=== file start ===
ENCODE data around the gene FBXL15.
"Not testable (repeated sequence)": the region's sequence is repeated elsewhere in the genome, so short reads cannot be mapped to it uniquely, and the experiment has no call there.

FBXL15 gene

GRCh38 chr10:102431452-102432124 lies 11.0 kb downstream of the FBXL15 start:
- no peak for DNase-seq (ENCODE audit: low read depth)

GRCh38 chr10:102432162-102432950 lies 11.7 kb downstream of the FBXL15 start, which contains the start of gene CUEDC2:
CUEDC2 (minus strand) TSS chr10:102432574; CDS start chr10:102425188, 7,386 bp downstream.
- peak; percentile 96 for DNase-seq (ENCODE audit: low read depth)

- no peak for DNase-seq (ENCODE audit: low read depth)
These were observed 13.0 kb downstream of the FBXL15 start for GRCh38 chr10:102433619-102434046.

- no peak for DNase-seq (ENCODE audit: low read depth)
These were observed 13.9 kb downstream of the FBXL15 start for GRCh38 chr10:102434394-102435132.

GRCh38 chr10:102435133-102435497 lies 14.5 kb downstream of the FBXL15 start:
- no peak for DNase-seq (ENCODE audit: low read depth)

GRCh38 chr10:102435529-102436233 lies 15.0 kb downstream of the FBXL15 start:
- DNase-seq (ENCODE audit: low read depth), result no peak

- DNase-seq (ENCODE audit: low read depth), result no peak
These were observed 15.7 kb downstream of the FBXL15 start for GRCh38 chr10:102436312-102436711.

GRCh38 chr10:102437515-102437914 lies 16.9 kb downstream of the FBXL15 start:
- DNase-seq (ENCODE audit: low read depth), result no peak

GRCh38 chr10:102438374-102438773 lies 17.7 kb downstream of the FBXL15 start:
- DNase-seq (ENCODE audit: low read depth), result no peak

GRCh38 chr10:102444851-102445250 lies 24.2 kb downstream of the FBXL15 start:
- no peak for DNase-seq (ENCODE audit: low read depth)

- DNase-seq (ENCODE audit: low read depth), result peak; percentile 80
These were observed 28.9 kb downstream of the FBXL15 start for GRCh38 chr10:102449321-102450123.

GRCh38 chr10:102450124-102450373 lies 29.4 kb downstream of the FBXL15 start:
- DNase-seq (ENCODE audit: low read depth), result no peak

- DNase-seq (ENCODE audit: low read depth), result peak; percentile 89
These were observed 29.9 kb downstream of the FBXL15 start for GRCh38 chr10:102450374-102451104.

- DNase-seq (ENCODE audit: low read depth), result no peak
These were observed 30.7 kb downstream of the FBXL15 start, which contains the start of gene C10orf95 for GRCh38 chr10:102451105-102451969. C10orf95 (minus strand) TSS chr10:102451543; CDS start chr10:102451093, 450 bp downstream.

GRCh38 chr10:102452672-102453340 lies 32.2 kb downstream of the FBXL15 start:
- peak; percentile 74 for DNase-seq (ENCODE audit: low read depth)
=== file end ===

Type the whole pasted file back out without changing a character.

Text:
ENCODE data around the gene FBXL15.
"Not testable (repeated sequence)": the region's sequence is repeated elsewhere in the genome, so short reads cannot be mapped to it uniquely, and the experiment has no call there.

FBXL15 gene

GRCh38 chr10:102431452-102432124 lies 11.0 kb downstream of the FBXL15 start:
- no peak for DNase-seq (ENCODE audit: low read depth)

GRCh38 chr10:102432162-102432950 lies 11.7 kb downstream of the FBXL15 start, which contains the start of gene CUEDC2:
CUEDC2 (minus strand) TSS chr10:102432574; CDS start chr10:102425188, 7,386 bp downstream.
- peak; percentile 96 for DNase-seq (ENCODE audit: low read depth)

- no peak for DNase-seq (ENCODE audit: low read depth)
These were observed 13.0 kb downstream of the FBXL15 start for GRCh38 chr10:102433619-102434046.

- no peak for DNase-seq (ENCODE audit: low read depth)
These were observed 13.9 kb downstream of the FBXL15 start for GRCh38 chr10:102434394-102435132.

GRCh38 chr10:102435133-102435497 lies 14.5 kb downstream of the FBXL15 start:
- no peak for DNase-seq (ENCODE audit: low read depth)

GRCh38 chr10:102435529-102436233 lies 15.0 kb downstream of the FBXL15 start:
- DNase-seq (ENCODE audit: low read depth), result no peak

- DNase-seq (ENCODE audit: low read depth), result no peak
These were observed 15.7 kb downstream of the FBXL15 start for GRCh38 chr10:102436312-102436711.

GRCh38 chr10:102437515-102437914 lies 16.9 kb downstream of the FBXL15 start:
- DNase-seq (ENCODE audit: low read depth), result no peak

GRCh38 chr10:102438374-102438773 lies 17.7 kb downstream of the FBXL15 start:
- DNase-seq (ENCODE audit: low read depth), result no peak

GRCh38 chr10:102444851-102445250 lies 24.2 kb downstream of the FBXL15 start:
- no peak for DNase-seq (ENCODE audit: low read depth)

- DNase-seq (ENCODE audit: low read depth), result peak; percentile 80
These were observed 28.9 kb downstream of the FBXL15 start for GRCh38 chr10:102449321-102450123.

GRCh38 chr10:102450124-102450373 lies 29.4 kb downstream of the FBXL15 start:
- DNase-seq (ENCODE audit: low read depth), result no peak

- DNase-seq (ENCODE audit: low read depth), result peak; percentile 89
These were observed 29.9 kb downstream of the FBXL15 start for GRCh38 chr10:102450374-102451104.

- DNase-seq (ENCODE audit: low read depth), result no peak
These were observed 30.7 kb downstream of the FBXL15 start, which contains the start of gene C10orf95 for GRCh38 chr10:102451105-102451969. C10orf95 (minus strand) TSS chr10:102451543; CDS start chr10:102451093, 450 bp downstream.

GRCh38 chr10:102452672-102453340 lies 32.2 kb downstream of the FBXL15 start:
- peak; percentile 74 for DNase-seq (ENCODE audit: low read depth)